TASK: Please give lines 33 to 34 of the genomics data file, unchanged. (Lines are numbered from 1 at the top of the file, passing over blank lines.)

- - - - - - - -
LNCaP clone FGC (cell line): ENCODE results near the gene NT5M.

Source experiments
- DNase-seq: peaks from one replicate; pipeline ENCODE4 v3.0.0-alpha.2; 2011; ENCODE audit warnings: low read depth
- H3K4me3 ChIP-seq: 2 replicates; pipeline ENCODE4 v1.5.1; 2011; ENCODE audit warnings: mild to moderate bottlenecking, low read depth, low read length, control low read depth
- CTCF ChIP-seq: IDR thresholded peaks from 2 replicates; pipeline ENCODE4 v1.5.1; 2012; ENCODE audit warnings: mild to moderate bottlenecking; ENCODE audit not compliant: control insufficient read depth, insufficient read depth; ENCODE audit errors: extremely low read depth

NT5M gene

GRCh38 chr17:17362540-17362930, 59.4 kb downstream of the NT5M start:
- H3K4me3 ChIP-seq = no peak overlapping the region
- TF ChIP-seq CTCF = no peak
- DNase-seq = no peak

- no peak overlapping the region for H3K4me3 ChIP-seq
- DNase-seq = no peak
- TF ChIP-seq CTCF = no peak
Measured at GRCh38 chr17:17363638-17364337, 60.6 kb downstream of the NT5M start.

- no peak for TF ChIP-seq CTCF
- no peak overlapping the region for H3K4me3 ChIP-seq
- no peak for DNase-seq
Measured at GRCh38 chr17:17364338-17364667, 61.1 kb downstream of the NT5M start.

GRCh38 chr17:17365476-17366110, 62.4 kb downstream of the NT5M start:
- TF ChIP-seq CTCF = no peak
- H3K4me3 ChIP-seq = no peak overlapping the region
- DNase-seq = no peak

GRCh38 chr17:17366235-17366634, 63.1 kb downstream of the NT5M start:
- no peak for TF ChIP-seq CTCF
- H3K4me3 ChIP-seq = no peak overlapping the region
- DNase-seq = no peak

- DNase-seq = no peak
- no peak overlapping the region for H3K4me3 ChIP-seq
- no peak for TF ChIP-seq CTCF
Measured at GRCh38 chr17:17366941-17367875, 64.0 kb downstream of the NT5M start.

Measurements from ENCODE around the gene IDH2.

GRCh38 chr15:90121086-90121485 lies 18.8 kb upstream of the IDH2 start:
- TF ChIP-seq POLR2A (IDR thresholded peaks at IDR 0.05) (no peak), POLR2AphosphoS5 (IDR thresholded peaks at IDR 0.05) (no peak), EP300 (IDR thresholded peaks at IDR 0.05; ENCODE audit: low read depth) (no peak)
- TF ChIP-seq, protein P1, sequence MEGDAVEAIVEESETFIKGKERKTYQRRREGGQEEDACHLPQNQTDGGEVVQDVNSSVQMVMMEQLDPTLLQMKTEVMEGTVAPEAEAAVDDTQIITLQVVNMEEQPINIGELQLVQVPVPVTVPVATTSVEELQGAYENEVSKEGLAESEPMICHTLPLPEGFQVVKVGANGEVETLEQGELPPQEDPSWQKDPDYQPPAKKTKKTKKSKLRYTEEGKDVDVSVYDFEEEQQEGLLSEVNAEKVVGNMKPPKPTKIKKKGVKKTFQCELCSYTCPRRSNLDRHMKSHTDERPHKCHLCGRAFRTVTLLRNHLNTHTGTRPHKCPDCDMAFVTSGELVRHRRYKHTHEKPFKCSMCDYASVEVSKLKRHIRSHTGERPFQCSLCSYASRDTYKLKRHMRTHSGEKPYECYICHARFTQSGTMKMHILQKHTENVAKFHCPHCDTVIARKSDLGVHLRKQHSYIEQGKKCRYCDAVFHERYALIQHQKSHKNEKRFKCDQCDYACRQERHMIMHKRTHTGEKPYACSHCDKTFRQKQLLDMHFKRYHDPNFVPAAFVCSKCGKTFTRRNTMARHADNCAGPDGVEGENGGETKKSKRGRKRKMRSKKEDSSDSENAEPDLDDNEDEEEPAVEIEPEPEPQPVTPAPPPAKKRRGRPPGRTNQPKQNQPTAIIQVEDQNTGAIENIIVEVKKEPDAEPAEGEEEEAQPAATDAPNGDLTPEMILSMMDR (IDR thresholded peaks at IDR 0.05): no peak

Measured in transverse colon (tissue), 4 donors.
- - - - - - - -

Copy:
- TF ChIP-seq POLR2A (IDR thresholded peaks at IDR 0.05) (no peak), POLR2AphosphoS5 (IDR thresholded peaks at IDR 0.05) (no peak), EP300 (IDR thresholded peaks at IDR 0.05; ENCODE audit: low read depth) (no peak)
- TF ChIP-seq, protein P1, sequence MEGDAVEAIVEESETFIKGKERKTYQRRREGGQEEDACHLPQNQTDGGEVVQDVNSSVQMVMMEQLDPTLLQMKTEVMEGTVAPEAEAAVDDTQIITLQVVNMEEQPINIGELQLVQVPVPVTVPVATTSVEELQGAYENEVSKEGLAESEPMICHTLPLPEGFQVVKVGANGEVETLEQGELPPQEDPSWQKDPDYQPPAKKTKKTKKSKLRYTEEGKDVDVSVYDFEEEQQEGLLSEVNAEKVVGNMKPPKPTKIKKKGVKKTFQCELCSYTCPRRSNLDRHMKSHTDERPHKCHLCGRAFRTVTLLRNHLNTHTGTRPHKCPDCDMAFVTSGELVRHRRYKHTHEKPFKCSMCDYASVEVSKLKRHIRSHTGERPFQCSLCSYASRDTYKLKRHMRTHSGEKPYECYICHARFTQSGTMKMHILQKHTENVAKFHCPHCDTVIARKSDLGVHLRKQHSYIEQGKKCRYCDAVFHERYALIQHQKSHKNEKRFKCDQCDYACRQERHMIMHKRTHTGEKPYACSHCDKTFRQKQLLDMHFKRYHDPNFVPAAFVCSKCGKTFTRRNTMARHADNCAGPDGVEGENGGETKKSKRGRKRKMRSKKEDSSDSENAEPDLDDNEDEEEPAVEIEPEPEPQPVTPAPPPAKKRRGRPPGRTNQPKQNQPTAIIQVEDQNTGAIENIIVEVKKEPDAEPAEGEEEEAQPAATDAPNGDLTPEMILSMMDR (IDR thresholded peaks at IDR 0.05): no peak